1. Opt for an Intel Pentium 4 or an Intel Centrino processor. The processor forms the computing core of your laptop and is one area where you must not compromise.
Invest wisely here. The processor is the first component likely to get outdated and it is not possible to upgrade it.
2. Opt for a 256 MB DDR SDRAM. A RAM of lower memory capacity will make it difficult to run certain applications and software.
Upgrading from 256 to 512 MB DDR SDRAM could cost you between $100 and $150.
3. Choose an Active-matrix (TFT) display, preferably an LCD. The display is an active matrix if you can see the arrow while it traverses the screen. Most displays nowadays are TFTs as the Passive-matrix (dual scan) is now outdated.
TFTs are highly preferred because of their sharper images, better resolution and smoother images of motion on the screen.
Wide screen laptops are a visual treat and recommended for those interested in the movie experience. But they cost 8% to 10% more than the conventional laptops, are obviously bulkier to carry and slightly low on battery life.
4. If you travel extensively, take care that your laptop weighs under 5 pounds. If your laptop will be confined to your room, you could go in for a slightly heavier one. It will be cheaper. It will also have a few more features.
5. Check the battery life on the laptop. Insist that it is a Lithium-ion (Li+) battery (nearly all laptops will have this one). Choose batteries with a high voltage and a high mAh. Do not go for NiMH batteries, as you will have to keep charging them frequently.
6. If you have no intention of using a CD frequently, an external DVD and CDRW drives may be preferred to inbuilt ones. The main convenience being that they reduce the weight of the base piece and provide lesser complications later on.
If they are an integral part of your work, you might as well opt for an inbuilt version.
Incidentally, the prices of DVD drives are expected to fall considerably over the next one year.
Don't stress on your laptop having a floppy drive. Floppies are getting obsolete by the minute and will soon be terminated.
7. If you are on the move, buy a laptop with a spill-resistant keyboard and shock-resistant hard drives. This will ensure your hard disk does not crash and you don't lose data in the event of a minor crash or fall.
8. Ensure the laptop has two or more USB ports, as you will need them to attach your peripheral devices like printers and scanners.
You could even consider buying a pen drive to act as a reliable data transfer mode.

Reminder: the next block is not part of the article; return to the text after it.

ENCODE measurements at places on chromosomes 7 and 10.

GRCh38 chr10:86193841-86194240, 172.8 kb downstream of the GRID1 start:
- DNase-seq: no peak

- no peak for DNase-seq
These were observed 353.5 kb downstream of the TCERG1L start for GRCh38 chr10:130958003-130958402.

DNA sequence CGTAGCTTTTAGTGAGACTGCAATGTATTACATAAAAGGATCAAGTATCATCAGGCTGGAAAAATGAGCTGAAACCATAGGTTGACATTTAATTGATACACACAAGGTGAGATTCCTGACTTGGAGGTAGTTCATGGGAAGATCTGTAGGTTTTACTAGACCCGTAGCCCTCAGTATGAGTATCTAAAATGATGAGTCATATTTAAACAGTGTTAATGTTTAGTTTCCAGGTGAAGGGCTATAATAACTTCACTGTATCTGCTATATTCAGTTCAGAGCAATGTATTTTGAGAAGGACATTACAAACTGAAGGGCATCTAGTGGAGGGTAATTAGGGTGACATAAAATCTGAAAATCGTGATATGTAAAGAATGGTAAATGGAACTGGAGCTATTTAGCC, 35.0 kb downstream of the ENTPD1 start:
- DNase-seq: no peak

Choose a laptop with wireless connectivity in the form of Bluetooth and Infrared. These make data transfer very convenient and reliable and you can send data to multiple recipients at one go.
These facilities on your laptop would cost you around $30 more and are independent of any service providers.
9. Windows XP Professional is an ideal system for a laptop meant for office use. In laptops, it is very inconvenient to upgrade your operating system, so choose the latest one.
Windows is the most popular operating system, with XP Professional being the latest that supports all the software available today.
10. Some people prefer a touchpad mouse as the navigating option while others prefer the rubberised button situated between the keys G, H and B. Try working with both and pick the one you are most comfortable with.
Some laptops come equipped with both. You could also consider a cordless mouse, which is half the size of the regular one.
11. Insist on an inbuilt LAN card and modem.
There are basically two types of modems on offer -- internal modems and PC card-based modems. Make sure the internal modem is fast enough for your needs. Else, opt for the PC card-based one that sticks out of your computer, but is slightly better performance wise.
12. While budgeting for your laptop, bear in mind that a cheaper machine might prove expensive if you plan to upgrade it.
Do not compromise on the processor, the RAM and the operating system.
The memory capacity (GB) can be upgraded later on, so can the CD/DVD drives.
When you are buying your laptop check on upgradation. You can upgrade your machine with or without discarding it. If you plan to change your machine within two years, don't invest too heavily on it.
Where brands are concerned, do note that the IBM laptop division has been taken over by the Chinese company, Lenova.
HP and Compaq are the same brand when it comes to laptops. The good thing about this brand is that it is in a position to provide good service simply because of an established network of service centres.
Despite all the advice you get, make it a point to test your laptop before purchasing it. Don't just take someone's word for it.
Check if you are comfortable with the interface, the keyboard, the touch pad and the display. After all, it is you who are going to be using it and paying for it.